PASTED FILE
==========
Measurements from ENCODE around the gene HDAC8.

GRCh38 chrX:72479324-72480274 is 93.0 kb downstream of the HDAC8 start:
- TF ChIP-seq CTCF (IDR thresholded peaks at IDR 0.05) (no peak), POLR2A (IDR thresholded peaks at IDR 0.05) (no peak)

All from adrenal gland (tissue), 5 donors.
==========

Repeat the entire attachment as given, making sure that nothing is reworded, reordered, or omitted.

Measurements from ENCODE around the gene HDAC8.

GRCh38 chrX:72479324-72480274 is 93.0 kb downstream of the HDAC8 start:
- TF ChIP-seq CTCF (IDR thresholded peaks at IDR 0.05) (no peak), POLR2A (IDR thresholded peaks at IDR 0.05) (no peak)

All from adrenal gland (tissue), 5 donors.